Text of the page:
Yorkshire Transport: Roads
The rapid growth of industry in’ Yorkshire could not have occurred unless it had been accompanied by an improvement in communications. The road system which was a legacy of the Romans was supplemented during the Middle Ages by packhorse tracks linking the market centres; and sometimes tracks would be made to navigable stretches of rivers. The drovers’ roads, used by the monks in the Middle Ages and by Scottish cattle herders in more recent times, traversed the open Pennine moorlands, away from the rising industrial centres.
When the West Riding woollen trade began to expand in the 16th century, a new network of pack-horse tracks was laid down, linking the upland areas of the Pennines with textile towns such as Halifax and Wakefield. The tracks were adequate for the transport of small quantities of cloth, but were not suitable for wheeled carts, and became increasingly inadequate when the iron industry began to develop, requiring heavier and more frequent loads of fuel and raw materials.
The great obstacle to safe wheeled transport was the condition of the roads, which were usually without any foundations or any means of drainage. Flooded roads, a particular problem in the low-lying areas of Holderness, isolated many villages in winter. People were loath to be responsible for improvements to a road passing through their village if the only beneficiaries were strangers making their way to a distant town. Long journeys were not only made hazardous by the conditions of the roads but also by the chance of being held up by highwaymen who bore no resemblance to the fanciful portrayals to be found in books and films. One famous 17th-century highwayman was Dick Turpin, alias ‘Swift Nick’, who was born at Pontefract and was credited with riding from Gravesend to York in a day.
There was no incentive to keep roads in good condition until the 17th and 18th centuries, when Parliament made local turnpike trusts responsible for the construction and maintenance of specified lengths of road. The trusts were formed by groups of people who were allowed to charge travellers for using the road. The income not only paid for the cost of the road and its upkeep but enabled dividends to shareholders. The first Yorkshire turnpike, opened in 1735, was on the BlackstOne Edge road linking Halifax with Rochdale in Lancashire, though turnpikes were established on parts of the Great North Road as early as 1663. The first turnpike in the East Riding linked Beverley with Woodmansey, Dunswell and Newlands, north of Hull, in 1774.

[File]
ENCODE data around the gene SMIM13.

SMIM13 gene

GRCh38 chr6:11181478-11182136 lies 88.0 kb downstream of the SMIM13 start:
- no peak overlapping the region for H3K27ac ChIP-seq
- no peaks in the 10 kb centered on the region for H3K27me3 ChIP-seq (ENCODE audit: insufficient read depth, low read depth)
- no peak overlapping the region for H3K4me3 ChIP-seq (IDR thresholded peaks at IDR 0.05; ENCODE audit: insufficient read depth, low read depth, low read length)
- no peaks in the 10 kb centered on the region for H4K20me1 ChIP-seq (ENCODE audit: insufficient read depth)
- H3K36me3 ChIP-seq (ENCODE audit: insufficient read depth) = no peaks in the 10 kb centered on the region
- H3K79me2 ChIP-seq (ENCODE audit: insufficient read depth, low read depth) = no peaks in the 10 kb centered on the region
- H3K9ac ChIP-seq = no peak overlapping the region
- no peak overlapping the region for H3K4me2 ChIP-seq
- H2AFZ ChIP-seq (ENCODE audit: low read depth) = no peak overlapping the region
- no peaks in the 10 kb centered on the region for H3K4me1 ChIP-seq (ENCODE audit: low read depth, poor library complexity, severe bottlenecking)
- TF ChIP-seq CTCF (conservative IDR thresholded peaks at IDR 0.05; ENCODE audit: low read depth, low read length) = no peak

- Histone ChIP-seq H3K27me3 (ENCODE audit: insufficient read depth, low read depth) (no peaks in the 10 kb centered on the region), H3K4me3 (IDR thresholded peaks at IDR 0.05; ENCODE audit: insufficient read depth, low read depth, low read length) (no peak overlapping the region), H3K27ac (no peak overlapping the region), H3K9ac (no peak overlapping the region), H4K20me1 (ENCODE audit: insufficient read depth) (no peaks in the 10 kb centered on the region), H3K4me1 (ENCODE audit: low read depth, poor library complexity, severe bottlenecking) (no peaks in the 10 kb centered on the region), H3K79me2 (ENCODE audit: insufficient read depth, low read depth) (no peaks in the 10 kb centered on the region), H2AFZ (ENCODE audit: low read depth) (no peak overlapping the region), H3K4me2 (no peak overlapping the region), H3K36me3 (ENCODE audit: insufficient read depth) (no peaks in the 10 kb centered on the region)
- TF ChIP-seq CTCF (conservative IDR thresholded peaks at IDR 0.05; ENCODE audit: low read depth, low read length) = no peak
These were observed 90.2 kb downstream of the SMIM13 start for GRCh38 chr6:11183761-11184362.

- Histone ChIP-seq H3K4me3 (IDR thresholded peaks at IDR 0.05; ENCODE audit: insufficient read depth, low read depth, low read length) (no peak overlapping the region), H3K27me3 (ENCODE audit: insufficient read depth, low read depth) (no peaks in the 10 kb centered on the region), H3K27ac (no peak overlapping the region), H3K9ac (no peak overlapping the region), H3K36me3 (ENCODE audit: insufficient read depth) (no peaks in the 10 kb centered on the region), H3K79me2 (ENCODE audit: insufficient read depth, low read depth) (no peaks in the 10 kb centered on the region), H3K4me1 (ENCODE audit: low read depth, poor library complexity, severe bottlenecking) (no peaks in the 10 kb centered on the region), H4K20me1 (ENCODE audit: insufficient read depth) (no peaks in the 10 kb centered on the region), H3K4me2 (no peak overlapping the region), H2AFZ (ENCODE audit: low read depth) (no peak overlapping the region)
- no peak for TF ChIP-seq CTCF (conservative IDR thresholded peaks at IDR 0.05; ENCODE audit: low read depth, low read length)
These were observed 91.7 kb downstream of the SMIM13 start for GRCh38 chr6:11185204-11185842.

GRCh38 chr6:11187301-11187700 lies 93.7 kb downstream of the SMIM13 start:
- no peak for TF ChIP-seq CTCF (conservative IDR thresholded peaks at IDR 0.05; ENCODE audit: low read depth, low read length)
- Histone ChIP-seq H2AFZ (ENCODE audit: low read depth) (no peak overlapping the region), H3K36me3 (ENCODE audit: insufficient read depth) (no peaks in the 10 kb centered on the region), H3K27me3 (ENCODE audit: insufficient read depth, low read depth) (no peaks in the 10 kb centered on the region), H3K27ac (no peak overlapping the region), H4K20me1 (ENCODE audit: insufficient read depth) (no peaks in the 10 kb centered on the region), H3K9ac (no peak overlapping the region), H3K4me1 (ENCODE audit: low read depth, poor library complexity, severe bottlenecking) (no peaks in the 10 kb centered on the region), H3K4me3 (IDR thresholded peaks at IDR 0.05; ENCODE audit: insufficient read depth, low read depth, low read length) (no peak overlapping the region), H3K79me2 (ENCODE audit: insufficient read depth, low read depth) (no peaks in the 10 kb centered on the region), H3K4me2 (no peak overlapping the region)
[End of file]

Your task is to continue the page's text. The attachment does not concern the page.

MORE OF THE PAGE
The increase in turnpikes was related to the growth of industry, especially in the West Riding, where improved roads were essential for the transport of wool and other goods. The road from Kendal to Keigbley and Halifax was improved by a turnpike trust so that larger quantities of wool could be transported more quickly from Westmorland and Craven to the clothiers at Halifax market. The road linked Skipton with Kirkby Lonsdale and joined the Halifax turnpike at Keighley, making the transport of wool more reliable and contributing to the growth of Skipton, which became the collection point for Craven wool.
Another town which grew as a result of a new turnpike was Scarborough, where spa wells had been discovered in the 1620s. The York-Scarborough turnpike was established in 1752 and from then on the town grew as a spa and a seaside resort. The same effect could be seen on Whitby, which had little connection with inland areas of Yorkshire. In 1765 the town was connected to York by turnpike, enabling it to diversify its economy, which had previously been dominated by the sea.
Although the new turnpikes brought many benefits they did not please everyone. Hull and York gained at the expense of smaller market towns like Beverley and Malton, which could not compete with the expanding trade of the larger markets. The turnpikes were avoided by many people, such as drovers who ceased to use the Great North Road because of the expense. Often the creation of a turnpike was opposed by locals who dismantled the toll gates. After an attack on the turnpike at Harewood, where 30 people were arrested, an angry crowd marched to Leeds, where they fought troops who had been called from York. Before the riot was over eight people had been killed and many others injured.